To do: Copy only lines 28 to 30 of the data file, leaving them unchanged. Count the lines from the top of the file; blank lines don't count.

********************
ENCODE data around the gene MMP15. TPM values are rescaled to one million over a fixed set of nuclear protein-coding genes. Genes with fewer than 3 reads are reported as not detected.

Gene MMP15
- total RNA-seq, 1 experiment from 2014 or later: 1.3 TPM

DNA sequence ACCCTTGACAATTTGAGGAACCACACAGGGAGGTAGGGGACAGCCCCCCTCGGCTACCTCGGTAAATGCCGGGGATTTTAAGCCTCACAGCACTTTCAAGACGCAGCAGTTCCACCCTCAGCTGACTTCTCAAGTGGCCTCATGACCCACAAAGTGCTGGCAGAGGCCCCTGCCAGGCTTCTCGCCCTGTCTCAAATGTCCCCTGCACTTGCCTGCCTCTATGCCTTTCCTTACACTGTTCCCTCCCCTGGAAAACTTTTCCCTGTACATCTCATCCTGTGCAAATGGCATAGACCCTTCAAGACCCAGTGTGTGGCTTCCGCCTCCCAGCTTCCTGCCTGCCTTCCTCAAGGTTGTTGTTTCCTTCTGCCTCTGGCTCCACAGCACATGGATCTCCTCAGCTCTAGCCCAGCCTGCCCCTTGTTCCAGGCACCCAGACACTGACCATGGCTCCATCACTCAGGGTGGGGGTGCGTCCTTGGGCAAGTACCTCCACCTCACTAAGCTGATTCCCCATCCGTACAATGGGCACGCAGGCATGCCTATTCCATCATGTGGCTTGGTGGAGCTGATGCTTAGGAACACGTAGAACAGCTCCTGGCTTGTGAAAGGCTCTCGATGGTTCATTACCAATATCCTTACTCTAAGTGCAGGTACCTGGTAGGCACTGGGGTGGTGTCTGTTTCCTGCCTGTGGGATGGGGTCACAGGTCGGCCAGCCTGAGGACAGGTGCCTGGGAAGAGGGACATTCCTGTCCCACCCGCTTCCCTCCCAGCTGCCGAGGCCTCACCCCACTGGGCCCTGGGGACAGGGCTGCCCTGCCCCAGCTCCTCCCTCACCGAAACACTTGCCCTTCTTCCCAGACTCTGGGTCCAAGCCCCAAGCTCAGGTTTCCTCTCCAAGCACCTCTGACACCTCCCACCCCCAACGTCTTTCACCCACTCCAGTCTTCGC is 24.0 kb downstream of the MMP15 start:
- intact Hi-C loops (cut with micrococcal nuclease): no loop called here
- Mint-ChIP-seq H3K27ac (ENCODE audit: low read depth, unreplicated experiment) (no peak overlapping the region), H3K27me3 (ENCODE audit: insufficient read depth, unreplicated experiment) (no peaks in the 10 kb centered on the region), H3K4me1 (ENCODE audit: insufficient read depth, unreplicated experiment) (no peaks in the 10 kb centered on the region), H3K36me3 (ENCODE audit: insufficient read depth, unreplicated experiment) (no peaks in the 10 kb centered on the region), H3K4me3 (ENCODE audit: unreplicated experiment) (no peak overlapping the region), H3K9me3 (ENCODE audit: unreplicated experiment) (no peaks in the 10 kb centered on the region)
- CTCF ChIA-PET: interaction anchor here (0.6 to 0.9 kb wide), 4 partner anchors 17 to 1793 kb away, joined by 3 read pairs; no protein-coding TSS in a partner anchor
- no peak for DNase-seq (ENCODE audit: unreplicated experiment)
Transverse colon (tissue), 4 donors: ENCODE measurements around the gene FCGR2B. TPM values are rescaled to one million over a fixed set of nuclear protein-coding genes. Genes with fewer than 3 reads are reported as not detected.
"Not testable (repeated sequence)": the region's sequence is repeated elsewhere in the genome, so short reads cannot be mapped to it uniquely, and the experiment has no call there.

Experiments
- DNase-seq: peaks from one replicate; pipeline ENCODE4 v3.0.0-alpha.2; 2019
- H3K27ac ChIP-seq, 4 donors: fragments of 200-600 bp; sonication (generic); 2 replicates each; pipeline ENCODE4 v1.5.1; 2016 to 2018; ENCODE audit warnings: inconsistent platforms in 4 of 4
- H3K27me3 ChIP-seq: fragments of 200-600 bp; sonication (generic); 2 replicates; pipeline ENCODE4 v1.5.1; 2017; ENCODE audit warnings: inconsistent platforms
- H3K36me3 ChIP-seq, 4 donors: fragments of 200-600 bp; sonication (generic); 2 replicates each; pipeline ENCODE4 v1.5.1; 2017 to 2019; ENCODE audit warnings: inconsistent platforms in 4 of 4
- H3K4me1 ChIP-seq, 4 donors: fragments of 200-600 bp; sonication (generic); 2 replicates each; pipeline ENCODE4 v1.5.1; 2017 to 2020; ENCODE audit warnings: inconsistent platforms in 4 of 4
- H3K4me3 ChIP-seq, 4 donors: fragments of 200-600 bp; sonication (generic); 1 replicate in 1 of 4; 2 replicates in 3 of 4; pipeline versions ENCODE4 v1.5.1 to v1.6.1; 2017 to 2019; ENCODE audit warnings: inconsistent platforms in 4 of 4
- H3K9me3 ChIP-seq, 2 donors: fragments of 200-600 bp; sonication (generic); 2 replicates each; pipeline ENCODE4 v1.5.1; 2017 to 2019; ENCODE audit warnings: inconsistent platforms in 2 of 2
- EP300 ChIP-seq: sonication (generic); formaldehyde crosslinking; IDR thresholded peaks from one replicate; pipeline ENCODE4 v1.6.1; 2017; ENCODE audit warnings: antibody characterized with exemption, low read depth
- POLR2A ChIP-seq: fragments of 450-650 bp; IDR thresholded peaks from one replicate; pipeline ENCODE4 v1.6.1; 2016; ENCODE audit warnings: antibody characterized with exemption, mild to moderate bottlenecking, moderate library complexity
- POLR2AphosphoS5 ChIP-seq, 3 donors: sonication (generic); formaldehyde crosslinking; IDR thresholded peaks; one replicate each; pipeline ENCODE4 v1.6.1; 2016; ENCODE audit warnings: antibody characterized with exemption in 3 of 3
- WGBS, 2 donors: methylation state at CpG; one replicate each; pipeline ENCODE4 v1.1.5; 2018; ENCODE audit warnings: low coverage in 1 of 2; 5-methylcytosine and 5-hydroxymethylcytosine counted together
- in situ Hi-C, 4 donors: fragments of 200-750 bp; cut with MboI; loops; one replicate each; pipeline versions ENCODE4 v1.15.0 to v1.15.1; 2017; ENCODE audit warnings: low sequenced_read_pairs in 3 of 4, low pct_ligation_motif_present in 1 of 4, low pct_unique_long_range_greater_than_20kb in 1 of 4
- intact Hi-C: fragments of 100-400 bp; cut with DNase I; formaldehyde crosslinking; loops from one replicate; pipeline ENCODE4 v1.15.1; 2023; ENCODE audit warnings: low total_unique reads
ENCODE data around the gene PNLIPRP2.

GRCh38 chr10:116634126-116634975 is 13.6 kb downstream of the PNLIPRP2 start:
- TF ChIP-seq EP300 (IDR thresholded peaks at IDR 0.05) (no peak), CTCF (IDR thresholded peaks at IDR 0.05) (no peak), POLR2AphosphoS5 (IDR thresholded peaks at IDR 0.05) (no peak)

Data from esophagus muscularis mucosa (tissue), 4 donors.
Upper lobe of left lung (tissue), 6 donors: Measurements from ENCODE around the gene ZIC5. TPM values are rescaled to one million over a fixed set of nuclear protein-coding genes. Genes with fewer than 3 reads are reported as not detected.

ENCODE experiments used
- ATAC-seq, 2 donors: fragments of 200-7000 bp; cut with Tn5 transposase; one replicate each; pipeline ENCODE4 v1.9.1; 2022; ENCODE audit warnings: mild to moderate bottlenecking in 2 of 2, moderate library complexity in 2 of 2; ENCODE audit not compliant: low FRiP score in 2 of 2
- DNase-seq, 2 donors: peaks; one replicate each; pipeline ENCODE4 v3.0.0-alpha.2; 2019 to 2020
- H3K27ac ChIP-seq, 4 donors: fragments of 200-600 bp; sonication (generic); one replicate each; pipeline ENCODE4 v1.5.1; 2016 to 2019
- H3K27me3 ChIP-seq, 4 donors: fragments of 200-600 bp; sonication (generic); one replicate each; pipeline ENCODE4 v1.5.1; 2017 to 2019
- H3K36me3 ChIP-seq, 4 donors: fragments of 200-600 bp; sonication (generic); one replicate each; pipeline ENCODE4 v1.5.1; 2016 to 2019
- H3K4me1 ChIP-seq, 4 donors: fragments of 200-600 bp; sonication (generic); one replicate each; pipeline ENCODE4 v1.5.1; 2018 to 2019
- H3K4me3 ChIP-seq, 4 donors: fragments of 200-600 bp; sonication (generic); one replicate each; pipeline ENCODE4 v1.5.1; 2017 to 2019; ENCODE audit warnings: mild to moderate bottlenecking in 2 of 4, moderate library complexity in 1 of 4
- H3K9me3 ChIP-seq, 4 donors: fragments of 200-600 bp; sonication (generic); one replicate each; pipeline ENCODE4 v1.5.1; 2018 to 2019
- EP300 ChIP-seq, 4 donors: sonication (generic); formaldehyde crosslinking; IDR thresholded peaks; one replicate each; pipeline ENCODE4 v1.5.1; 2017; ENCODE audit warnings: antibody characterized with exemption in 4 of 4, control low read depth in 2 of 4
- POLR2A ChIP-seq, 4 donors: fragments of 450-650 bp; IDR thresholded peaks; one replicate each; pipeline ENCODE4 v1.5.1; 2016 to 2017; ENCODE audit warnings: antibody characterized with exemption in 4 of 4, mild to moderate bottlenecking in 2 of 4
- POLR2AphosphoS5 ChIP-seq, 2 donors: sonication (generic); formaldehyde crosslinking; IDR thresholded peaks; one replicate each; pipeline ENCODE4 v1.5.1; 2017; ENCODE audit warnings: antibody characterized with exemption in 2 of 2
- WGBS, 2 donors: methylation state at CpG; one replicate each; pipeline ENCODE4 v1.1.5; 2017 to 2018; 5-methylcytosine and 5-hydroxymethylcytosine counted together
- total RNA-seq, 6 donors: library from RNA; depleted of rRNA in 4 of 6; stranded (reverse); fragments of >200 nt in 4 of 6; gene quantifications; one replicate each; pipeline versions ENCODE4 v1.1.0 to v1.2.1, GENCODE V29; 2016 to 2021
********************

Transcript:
Data from esophagus muscularis mucosa (tissue), 4 donors.
Upper lobe of left lung (tissue), 6 donors: Measurements from ENCODE around the gene ZIC5. TPM values are rescaled to one million over a fixed set of nuclear protein-coding genes. Genes with fewer than 3 reads are reported as not detected.

ENCODE experiments used